28 Darren Sproles 14 17 31 15.5
29 Willie Parker 14 15 29 14.5
30 Ricky Williams 9 20 29 14.5
31 Jamal Lewis 14 15 29 14.5
32 Joseph Addai 22 7 29 14.5
33 Knowshon Moreno 8 19 27 13.5
34 Cadillac Williams 13 14 27 13.5
35 Ahmad Bradshaw 15 11 26 13
36 Jonathan Stewart 13 12 25 12.5
37 Reggie Bush 12 13 25 12.5
38 Derrick Ward 14 10 24 12
39 Michael Bush 13 10 23 11.5
40 Correll Buckhalter 10 10 20 10
41 LeSean McCoy 10 9 19 9.5
42 Chester Taylor 12 7 19 9.5
43 Donald Brown 13 5 18 9
44 Laurence Maroney 12 6 18 9

Quick Hits: In the unlikely event an owner landed Cedric Benson and Fred Jackson with the idea that a former first-round bust and a Coe College product would lead the league in touches after two weeks, congrats. My opinion on Benson hasn’t changed – even though this is the best he has looked as a pro – because he just does not offer the breakaway threat than can make a good offense a great one. As for Jackson, he may have just worked himself into a fairly substantial share of playing time once Marshawn Lynch returns.

I was bearish on Portis before the season and I’m afraid it’s not going to get any better. I had hoped that the Redskins’ offensive woes in 2008 were due to the transition in learning HC Jim Zorn’s offense. After observing most of Washington’s first two games this season, it’s become clear to me that Zorn is just not a very good play caller and game manager. With Ladell Betts stealing more and more of his field time, Portis may struggle to post RB2 numbers some weeks.

With 19 touches last week, it may be time to buy Moreno. If the first two weeks are any indication, Buckhalter is going to get his fair share of work, but apparently McDaniels isn’t holding the rookie’s preseason injury woes against him.

Notable players left off the list: LenDale White, LaDainian Tomlinson, Felix Jones, Chris “Beanie” Wells

 WR/TE Touches (TEs listed in bold)
Rank Player 1 2 Total Avg
1 Steve Smith (CAR) 13 15 28 14
2 Santonio Holmes 11 14 25 12.5
3 Randy Moss 16 8 24 12
4 Andre Johnson 7 16 23 11.5
5 Ted Ginn Jr. 5 16 21 10.5
6 Nate Burleson 11 10 21 10.5
7 Steve Smith (NYG) 8 13 21 10.5
8 Calvin Johnson 13 7 20 10
9 Roddy White 10 10 20 10
10 Reggie Wayne 14 6 20 10
11 Kellen Winslow 9 10 19 9.5
12 Laurent Robinson 10 9 19 9.5
13 Brent Celek 7 11 18 9
14 Hines Ward 10 7 17 8.5
15 Chris Cooley 8 9 17 8.5
16 Mario Manningham 4 13 17 8.5
17 Larry Fitzgerald 11 5 16 8
18 Wes Welker 16 DNP 16 16
19 DeSean Jackson 7 9 16 8
20 T.J. Houshmandzadeh 9 7 16 8
21 Antonio Gates 9 7 16 8
22 Tony Gonzalez 9 7 16 8
23 John Carlson 8 8 16 8
24 Donald Driver 7 9 16 8
25 Muhsin Muhammad 9 7 16 8
26 Owen Daniels 8 8 16 8
27 Isaac Bruce 8 8 16 8
28 Julian Edelman 0 16 16 8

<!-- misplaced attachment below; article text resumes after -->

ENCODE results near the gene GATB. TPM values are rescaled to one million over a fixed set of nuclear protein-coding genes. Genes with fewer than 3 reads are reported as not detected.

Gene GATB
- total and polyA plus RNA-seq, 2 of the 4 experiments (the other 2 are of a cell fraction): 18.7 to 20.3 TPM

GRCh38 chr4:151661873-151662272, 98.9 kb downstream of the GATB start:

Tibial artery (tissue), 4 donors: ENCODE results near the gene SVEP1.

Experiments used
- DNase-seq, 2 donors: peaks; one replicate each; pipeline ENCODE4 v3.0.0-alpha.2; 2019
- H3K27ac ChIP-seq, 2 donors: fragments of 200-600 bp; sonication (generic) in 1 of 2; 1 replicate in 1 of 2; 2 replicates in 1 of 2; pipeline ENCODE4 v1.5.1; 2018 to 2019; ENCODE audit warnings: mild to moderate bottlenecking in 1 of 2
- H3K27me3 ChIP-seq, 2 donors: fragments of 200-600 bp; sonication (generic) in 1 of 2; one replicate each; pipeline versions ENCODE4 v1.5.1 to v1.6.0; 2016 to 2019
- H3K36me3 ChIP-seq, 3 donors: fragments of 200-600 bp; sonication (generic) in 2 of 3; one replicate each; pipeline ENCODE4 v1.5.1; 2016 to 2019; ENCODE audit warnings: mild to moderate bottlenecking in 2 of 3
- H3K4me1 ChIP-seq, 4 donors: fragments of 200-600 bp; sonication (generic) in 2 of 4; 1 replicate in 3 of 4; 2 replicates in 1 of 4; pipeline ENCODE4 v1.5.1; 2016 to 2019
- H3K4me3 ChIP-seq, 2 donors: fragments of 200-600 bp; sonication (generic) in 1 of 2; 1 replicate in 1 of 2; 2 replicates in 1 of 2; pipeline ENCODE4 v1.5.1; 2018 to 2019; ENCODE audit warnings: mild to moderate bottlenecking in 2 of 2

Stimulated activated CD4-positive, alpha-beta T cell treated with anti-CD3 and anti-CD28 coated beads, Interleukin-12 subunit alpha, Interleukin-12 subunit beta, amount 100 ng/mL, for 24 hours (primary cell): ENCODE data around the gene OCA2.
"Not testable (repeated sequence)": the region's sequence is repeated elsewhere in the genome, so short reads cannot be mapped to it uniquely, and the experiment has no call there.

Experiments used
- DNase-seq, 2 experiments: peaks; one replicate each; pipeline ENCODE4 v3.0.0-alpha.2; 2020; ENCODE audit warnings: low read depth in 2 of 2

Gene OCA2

29 Justin Gage 11 4 15 7.5
30 Earl Bennett 13 2 15 7.5
31 Louis Murphy 9 6 15 7.5
32 Chansi Stuckey 8 7 15 7.5
33 Antwaan Randle El 9 6 15 7.5
34 Anquan Boldin 5 9 14 7
35 Marques Colston 6 8 14 7
36 Chad Ochocinco 7 7 14 7
37 Vincent Jackson 7 7 14 7
38 Jason Witten 7 7 14 7
39 Dallas Clark 6 8 14 7
40 Derrick Mason 10 4 14 7
41 Torry Holt 5 9 14 7
42 Donnie Avery 8 6 14 7
43 Joey Galloway 2 12 14 7
44 Jerramy Stevens 5 9 14 7
45 Greg Jennings 8 5 13 6.5
46 Eddie Royal 4 9 13 6.5
47 Brandon Marshall 7 6 13 6.5
48 Jerricho Cotchery 7 6 13 6.5
49 Kevin Curtis 4 9 13 6.5
50 Vernon Davis 7 6 13 6.5
51 Mark Clayton 9 4 13 6.5
52 Johnny Knox 4 9 13 6.5
53 Patrick Crayton 6 7 13 6.5
54 Greg Olsen 6 6 12 6
55 Braylon Edwards 5 7 12 6
56 Dustin Keller 7 5 12 6
57 Randy McMichael 7 5 12 6
58 Devery Henderson 8 4 12 6
59 Michael Clayton 8 4 12 6
60 Robert Royal 9 3 12 6
61 Heath Miller 8 4 12 6
62 Todd Heap 8 4 12 6
63 Roy Williams 7 4 11 5.5
64 Lee Evans 6 5 11 5.5
65 Chris Chambers 1 10 11 5.5
66 Devin Hester 4 7 11 5.5
67 Santana Moss 5 6 11 5.5
68 Jeremy Shockey 4 7 11 5.5
69 Jerheme Urban 7 4 11 5.5
70 Marcedes Lewis 6 5 11 5.5
71 Brandon Stokley 4 7 11 5.5
72 Ben Watson 7 4 11 5.5
73 Mike Furrey 7 4 11 5.5
74 Dwayne Bowe 5 5 10 5
75 Nate Washington 3 7 10 5
76 Davone Bess 7 3 10 5
77 Mike Sims-Walker 1 9 10 5
78 Andre Caldwell 8 2 10 5
79 Darius Heyward-Bey 4 6 10 5
80 Josh Cribbs 3 7 10 5

Quick Hits: It’s no surprise after two weeks the WR leaderboard looks a tornado went through every fantasy owner’s rankings; it happens just about every year. However, the Panthers’ Steve Smith could be poised for one of his biggest seasons yet. We all know how Jake Delhomme tends to lock onto him, but at his current rate, the mighty mite is on pace for 224 targets. He probably won’t get quite that many, but Carolina’s defense is going even worse than I thought it was going to be, so Carolina’s passing game may be forced to air it out a lot.